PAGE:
There is a lot of talk of oil in Juba.
The referendum on splitting up the country which begins on Sunday will begin to clarify positions on who benefits from the considerable oil revenues of Sudan. It won’t be the end of discussions, however, as both sides have a “dog in this fight” (pardon the violence of the idiom, but we are dealing with two warring parties.) The oil lies mostly within the boundaries of Southern Sudan, while the pipeline to export the oil runs through the North to Port Sudan. At the moment, both parties benefit enormously from oil revenues. By some accounts, the Government of Southern Sudan is 98% dependent on them.
Southern Sudanese seem all too aware that oil can be either a blessing or a curse. Some here say that the entire 21-year civil war was fought over oil. But, at the same time, in a country with few other known resources, what options are there for Southern Sudan than to develop the fields?
There was talk a few years ago about building a pipeline through Kenya. Talk seems to have quieted in preparation for the referendum, but with new discussions about Chinese development of a massive port at Lamu, Kenya, there appears to be renewed interest in the idea of a second pipeline. Of course, any pipeline would take years to build.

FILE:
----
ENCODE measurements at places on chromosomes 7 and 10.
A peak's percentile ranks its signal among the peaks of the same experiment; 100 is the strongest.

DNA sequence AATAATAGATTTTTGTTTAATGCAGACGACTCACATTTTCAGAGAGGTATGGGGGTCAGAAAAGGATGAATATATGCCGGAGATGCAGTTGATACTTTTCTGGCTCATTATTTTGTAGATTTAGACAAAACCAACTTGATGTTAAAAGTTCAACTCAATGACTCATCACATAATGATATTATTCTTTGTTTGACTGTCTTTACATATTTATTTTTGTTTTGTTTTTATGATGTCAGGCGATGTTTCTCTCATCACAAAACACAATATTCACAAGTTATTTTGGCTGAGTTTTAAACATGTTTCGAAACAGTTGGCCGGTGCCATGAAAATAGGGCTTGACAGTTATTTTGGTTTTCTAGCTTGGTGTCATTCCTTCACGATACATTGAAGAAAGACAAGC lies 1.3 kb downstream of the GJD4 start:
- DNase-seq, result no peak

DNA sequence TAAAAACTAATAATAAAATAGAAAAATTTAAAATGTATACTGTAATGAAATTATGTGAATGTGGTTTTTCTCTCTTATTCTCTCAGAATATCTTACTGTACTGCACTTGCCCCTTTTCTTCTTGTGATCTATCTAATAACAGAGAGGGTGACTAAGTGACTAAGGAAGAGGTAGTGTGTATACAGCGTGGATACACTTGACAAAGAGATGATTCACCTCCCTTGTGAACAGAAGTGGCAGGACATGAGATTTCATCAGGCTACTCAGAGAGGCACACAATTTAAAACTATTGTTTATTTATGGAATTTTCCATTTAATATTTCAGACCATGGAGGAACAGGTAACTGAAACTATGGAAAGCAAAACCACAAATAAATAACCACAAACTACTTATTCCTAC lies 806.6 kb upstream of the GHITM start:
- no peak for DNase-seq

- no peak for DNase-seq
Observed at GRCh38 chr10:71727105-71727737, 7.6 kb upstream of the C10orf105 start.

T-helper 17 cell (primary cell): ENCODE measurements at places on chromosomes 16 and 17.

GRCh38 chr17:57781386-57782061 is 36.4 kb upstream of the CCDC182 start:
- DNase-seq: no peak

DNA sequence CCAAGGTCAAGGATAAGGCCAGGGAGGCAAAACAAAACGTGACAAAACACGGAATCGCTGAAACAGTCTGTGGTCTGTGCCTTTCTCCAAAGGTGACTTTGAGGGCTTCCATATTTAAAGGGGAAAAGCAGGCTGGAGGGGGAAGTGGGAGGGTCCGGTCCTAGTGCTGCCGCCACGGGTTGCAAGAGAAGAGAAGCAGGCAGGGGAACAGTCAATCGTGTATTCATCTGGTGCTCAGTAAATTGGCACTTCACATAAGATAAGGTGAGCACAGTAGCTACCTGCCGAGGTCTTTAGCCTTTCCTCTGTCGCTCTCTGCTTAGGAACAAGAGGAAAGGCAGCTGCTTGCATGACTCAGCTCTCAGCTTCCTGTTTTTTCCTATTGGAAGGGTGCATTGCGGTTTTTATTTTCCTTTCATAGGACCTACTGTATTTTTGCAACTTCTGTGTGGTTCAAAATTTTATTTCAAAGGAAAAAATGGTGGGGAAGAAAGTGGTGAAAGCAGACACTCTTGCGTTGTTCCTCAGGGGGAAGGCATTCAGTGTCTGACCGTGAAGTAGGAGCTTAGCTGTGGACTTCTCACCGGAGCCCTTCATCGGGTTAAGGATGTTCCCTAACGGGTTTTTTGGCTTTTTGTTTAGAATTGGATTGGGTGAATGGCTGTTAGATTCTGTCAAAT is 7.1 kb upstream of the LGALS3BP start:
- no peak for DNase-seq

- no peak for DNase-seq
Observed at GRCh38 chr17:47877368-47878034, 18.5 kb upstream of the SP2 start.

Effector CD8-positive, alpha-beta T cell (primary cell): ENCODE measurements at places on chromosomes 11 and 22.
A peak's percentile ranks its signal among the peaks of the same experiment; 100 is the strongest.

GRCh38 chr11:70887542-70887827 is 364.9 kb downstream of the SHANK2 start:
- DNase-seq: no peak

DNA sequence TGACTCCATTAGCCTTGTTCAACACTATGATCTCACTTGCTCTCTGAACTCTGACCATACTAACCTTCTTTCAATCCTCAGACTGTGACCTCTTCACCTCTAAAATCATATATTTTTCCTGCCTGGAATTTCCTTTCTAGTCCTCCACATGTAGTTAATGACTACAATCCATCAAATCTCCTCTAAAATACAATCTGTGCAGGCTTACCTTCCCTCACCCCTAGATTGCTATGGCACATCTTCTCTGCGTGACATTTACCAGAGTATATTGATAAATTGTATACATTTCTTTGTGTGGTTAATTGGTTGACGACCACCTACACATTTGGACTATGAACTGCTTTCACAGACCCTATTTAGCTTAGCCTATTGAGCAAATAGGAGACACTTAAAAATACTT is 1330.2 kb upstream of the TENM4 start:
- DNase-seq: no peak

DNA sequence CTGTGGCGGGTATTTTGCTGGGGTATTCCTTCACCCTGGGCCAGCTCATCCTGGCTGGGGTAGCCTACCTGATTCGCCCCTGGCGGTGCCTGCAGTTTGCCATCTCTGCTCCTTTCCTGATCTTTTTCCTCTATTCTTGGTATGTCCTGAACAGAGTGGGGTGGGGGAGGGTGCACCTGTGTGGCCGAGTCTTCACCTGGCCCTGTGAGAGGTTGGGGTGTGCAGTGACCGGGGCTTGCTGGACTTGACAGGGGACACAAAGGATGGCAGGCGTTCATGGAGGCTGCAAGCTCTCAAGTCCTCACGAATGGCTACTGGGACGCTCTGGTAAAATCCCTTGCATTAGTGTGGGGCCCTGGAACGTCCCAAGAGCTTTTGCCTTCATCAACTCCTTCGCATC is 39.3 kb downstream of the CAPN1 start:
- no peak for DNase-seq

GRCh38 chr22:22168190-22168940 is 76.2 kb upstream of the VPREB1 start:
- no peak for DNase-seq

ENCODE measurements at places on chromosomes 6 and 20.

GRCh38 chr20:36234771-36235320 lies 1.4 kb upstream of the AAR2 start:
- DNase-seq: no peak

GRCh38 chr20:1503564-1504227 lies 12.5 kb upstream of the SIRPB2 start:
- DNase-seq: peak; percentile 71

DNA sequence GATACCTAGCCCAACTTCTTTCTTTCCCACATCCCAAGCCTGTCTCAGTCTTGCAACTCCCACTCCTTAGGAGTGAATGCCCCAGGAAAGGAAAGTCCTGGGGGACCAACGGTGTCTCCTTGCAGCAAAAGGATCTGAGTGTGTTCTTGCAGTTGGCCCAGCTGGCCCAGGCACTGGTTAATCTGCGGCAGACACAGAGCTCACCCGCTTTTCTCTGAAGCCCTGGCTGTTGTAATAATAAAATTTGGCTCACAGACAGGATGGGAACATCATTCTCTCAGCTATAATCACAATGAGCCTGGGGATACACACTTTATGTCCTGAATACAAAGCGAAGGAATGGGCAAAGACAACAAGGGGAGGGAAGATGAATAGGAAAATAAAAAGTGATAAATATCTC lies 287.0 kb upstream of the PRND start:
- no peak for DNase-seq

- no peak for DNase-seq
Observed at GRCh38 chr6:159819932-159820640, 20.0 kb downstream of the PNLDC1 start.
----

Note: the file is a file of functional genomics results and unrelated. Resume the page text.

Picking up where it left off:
Either way – with a new pipeline or not – the two Sudans will need one another. Some of the oil fields straddle a future border.
What about climate change? While we in the developed North debate our over-dependence on oil and its enormous impact on the environment, the people of Southern Sudan do not have this same pre-occupation, it seems. Bring up the environmental impact of oil production and its use with people here and you get a blank stare in return. Oil will be necessary for development, is a standard response. The irony that continued oil development in one part of Sudan is causing problems for people in another part of the country (namely, Darfur) seems lost on many. The increasing pressure on land and water by the advancing Sahara is viewed by some as worsening tensions in the western and northern regions of Sudan.
Canada, of course, has a “dog in this fight”, as well. Not only did a Canadian company help build the infrastructure that continues to put wealth in the coffers of the Sudanese government and its military, but Canada refuses to block investment in Tar Sands oil from companies implicated in the conflict in Darfur. Canada shouldn’t deal with Chinese state oil firms, but we do. We are addicted to their wealth just as they are becoming increasingly addicted to our oil.
There should be no surprise, then, that oil will continue to be a hot topic long after the referendum is decided.
John Lewis, KAIROS International Human Rights Coordinator, accredited by the South Sudan Referendum Commission, is currently in South Sudan on behalf of the Canadian churches monitoring the self-determination referendum called for in the 2005 Comprehensive Peace Agreement ending 20 years of North-South civil war.